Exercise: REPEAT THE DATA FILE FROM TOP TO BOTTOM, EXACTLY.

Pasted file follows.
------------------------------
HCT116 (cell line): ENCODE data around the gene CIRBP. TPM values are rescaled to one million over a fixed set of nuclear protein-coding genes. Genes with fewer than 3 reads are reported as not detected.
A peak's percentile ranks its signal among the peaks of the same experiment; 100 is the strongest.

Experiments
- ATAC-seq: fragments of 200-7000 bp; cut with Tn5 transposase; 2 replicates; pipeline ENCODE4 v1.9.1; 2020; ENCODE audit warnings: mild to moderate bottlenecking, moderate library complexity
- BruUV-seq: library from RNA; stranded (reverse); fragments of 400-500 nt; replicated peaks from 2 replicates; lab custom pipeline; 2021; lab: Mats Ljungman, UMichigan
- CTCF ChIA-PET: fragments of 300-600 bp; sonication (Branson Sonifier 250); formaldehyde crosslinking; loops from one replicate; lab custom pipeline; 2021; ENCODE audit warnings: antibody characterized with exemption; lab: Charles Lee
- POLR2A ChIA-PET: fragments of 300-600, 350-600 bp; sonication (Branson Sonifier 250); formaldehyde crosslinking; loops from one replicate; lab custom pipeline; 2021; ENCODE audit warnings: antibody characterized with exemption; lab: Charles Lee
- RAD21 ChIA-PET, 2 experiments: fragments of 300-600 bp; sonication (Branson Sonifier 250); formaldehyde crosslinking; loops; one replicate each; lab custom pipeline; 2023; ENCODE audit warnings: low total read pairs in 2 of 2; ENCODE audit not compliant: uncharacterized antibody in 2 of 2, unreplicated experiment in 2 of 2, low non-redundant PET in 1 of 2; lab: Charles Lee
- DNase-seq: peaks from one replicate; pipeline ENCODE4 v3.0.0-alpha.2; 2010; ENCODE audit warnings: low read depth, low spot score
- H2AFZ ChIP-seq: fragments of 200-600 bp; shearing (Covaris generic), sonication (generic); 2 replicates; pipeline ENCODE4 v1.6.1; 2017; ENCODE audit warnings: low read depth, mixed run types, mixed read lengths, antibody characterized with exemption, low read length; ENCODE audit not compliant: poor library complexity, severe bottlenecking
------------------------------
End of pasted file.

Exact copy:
HCT116 (cell line): ENCODE data around the gene CIRBP. TPM values are rescaled to one million over a fixed set of nuclear protein-coding genes. Genes with fewer than 3 reads are reported as not detected.
A peak's percentile ranks its signal among the peaks of the same experiment; 100 is the strongest.

Experiments
- ATAC-seq: fragments of 200-7000 bp; cut with Tn5 transposase; 2 replicates; pipeline ENCODE4 v1.9.1; 2020; ENCODE audit warnings: mild to moderate bottlenecking, moderate library complexity
- BruUV-seq: library from RNA; stranded (reverse); fragments of 400-500 nt; replicated peaks from 2 replicates; lab custom pipeline; 2021; lab: Mats Ljungman, UMichigan
- CTCF ChIA-PET: fragments of 300-600 bp; sonication (Branson Sonifier 250); formaldehyde crosslinking; loops from one replicate; lab custom pipeline; 2021; ENCODE audit warnings: antibody characterized with exemption; lab: Charles Lee
- POLR2A ChIA-PET: fragments of 300-600, 350-600 bp; sonication (Branson Sonifier 250); formaldehyde crosslinking; loops from one replicate; lab custom pipeline; 2021; ENCODE audit warnings: antibody characterized with exemption; lab: Charles Lee
- RAD21 ChIA-PET, 2 experiments: fragments of 300-600 bp; sonication (Branson Sonifier 250); formaldehyde crosslinking; loops; one replicate each; lab custom pipeline; 2023; ENCODE audit warnings: low total read pairs in 2 of 2; ENCODE audit not compliant: uncharacterized antibody in 2 of 2, unreplicated experiment in 2 of 2, low non-redundant PET in 1 of 2; lab: Charles Lee
- DNase-seq: peaks from one replicate; pipeline ENCODE4 v3.0.0-alpha.2; 2010; ENCODE audit warnings: low read depth, low spot score
- H2AFZ ChIP-seq: fragments of 200-600 bp; shearing (Covaris generic), sonication (generic); 2 replicates; pipeline ENCODE4 v1.6.1; 2017; ENCODE audit warnings: low read depth, mixed run types, mixed read lengths, antibody characterized with exemption, low read length; ENCODE audit not compliant: poor library complexity, severe bottlenecking